Notes on Issues of Conservation and Reconstruction: Italian and International
Contributions and Responsibilities;
IMPACT OF TOURISM
Since discovery in 1748 it has been both the pioneer and victim of every trend in archaeology and excavation.
Exposed to an 'avalanche of tourists' (SMH 2003) 22,000 visitors on certain days.
Exposed tot he elements.
Lack of Funding.
Pompeii was bombed by the Allies in WWII
Article by Henri De Saint-Blanquat in Science et Avenir argues:
Wallace-Hadril, a British Classical scholar is critical of the neglect of the site. He believes, "Man is wreaking a damage far greater than Vesuvius." He argues that unless constant efforts are made to arrest decay, the site will crumble to nothing within decades.
Other points include:
Issues at Herculaneum
The most valuable finds are in the National Archaeological Museum in Naples.
Some historians such as Deiss believes that:
Fiorelli's plaster casts were a major breakthrough.
Many areas are still to be uncovered in Pompeii, but it is even more important to restore what has already been excavated. Today 44 of the 66 hectares of urban area are visible, and it is unanimously considered tha tthe other 22 hectares must be left under the volcanic debris, in order to preserve this important part of our past for future generations.
Recommended Web site - Answers.com
Some snippets from the site
Particularly in Herculaneum, the earliest excavations revolvd around collecting valuable artefacts and antiquities rather than systematic excavation. By merely digging for objects with aesthetic and commercial value, they were taken from being in situ to private collections and thus much of the information on them was lost. Additionally, other objects ot considered worthy by pursuers of Antiquarianism were destroyed, or damaged in the process of retrieving other items.
Tourism has been a mixed blessin for the site. As there are 2.5 million visitors to both cities each year, their presence allows for education on the conservation issues on the site. Additionally, a law was passed in Italy in 1997, which allowed for all money raised from these tourists to be directly channeled to helping with the conservation of the site. In 2003, two frescoes were hacked off a wall in the House of Chaste Lovers in Pompeii. This act of theft also damaged several other frescoes in the hosue and though a camera system exists in Pompeii, it had been out of operation for several months when the event took place. These frescoes were recovered some months later, but many others disappear from the site, never to be returned.
Recently, Pietro Giovanni Guzzo declared a moratorium on all further excavations of both sites. As superintendent, he decided that all funds should be diverted into preserving the remains of both cities, rather than excavating more when massive amounts of work is still needed on the areas already unearthed. This has caused controversy amongst historians and archaeologists, and has become the centre of the debate on whether to focus on conservation or excavation. Classicists argue that only by continuing excavations can more ancient texts be found to reveal more about ancient Roman life. In particular, they pin their hopes on the unexcavated chamber of the Villa of the Papyri, where over 1800 carbonised papyrus rolls have been discovered containing works of Epicurean philosophy by Philodemus. However, those in favour of conservation argue that the texts are much safer underground than exposed, and we still have much to draw from what has already been excavated.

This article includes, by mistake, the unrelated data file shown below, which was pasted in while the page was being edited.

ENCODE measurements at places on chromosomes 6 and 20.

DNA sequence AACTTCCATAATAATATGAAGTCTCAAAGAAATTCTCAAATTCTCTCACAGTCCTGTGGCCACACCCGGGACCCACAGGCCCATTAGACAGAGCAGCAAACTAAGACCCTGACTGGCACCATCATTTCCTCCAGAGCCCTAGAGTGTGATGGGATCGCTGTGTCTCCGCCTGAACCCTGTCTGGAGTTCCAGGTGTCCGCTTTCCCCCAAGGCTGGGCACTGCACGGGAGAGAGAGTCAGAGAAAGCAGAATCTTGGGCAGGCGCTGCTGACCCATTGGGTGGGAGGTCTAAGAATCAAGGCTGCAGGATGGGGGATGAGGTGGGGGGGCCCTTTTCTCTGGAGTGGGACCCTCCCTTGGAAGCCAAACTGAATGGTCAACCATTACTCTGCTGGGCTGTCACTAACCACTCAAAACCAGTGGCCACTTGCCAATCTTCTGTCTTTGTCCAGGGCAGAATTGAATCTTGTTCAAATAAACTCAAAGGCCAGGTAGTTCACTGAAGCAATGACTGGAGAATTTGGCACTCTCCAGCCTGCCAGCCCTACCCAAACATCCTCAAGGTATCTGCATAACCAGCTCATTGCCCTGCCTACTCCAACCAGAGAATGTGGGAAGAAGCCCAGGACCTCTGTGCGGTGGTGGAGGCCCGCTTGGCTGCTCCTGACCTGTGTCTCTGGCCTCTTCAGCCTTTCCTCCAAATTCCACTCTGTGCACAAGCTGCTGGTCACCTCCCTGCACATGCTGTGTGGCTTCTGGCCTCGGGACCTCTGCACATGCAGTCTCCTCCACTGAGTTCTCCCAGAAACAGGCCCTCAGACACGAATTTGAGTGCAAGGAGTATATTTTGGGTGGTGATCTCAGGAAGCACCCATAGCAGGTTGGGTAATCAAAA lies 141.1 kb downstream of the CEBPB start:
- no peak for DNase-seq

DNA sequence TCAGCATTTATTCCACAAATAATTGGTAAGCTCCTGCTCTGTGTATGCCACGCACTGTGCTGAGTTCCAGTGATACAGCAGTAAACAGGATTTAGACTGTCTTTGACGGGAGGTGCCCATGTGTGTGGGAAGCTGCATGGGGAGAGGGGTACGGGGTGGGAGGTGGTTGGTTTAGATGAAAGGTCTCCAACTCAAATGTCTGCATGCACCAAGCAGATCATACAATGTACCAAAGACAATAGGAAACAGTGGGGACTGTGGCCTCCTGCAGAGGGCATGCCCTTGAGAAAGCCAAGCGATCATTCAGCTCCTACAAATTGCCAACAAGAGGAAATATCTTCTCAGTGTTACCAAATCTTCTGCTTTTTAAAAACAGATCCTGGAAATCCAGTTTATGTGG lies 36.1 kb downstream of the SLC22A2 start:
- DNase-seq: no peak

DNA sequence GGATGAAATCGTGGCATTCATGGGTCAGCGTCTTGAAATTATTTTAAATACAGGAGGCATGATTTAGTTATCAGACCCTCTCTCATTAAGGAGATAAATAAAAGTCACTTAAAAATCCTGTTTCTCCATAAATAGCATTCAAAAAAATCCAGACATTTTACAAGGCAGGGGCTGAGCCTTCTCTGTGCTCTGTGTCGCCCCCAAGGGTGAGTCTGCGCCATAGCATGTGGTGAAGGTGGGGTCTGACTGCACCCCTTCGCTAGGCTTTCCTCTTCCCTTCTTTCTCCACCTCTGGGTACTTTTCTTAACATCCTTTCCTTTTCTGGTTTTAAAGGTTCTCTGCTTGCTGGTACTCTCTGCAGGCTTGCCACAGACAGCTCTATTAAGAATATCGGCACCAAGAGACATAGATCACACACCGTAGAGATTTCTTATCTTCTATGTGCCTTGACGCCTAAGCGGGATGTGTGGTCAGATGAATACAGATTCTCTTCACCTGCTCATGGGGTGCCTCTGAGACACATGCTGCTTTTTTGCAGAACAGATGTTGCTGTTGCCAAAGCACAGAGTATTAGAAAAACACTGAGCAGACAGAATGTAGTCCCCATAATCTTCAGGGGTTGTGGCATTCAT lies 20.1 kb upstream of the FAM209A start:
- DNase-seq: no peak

Minor excavations, such as that of the House of the Surgeon currently being undertaken by the Anglo-American Project at Pompeii, are still allowed. However, no new sites are open to be excavated.
Herculaneum Conservation Project
As a joint project led by the Packard Humanities Institute and the Soprintendenza Archaeologica di Pompeii, the project aims to initially embark on emergency work in Herculaneum, including restoration of wall paintings and mosaics, and stabilisation of structures, which will hopefully transform into more long-term work on the conservation of the site. Falconers are also employed by the project to keep away pigeons, and nets are also being installed to deter them from the site. They are also working on allowing more effective drainage on the site; due to its topography, rain that falls on Herculaneum polls within the Roman buildings, damaging brickwork, mosaics and wall paintings.
Scientific research is an important element to the project, to understand how best to preserve the materials on the site, and to remove some of the foreign elements introduced to it. A survey is also being carried out to explore long-term solutions to conservation.
Due to the ever-present need for funding in Pompeii, the Soprintendenza has developed business enterprises to raise funds for conservation and repair. This allows for private businesses to contribute to the conservation of the site; however, this often results in institutions paying for one specific house or monument to be saved, rather than concentrating on the whole of the two cities.
Pompeii also receives additional funds from the European Union, the World Monuments Fund and UNESCO.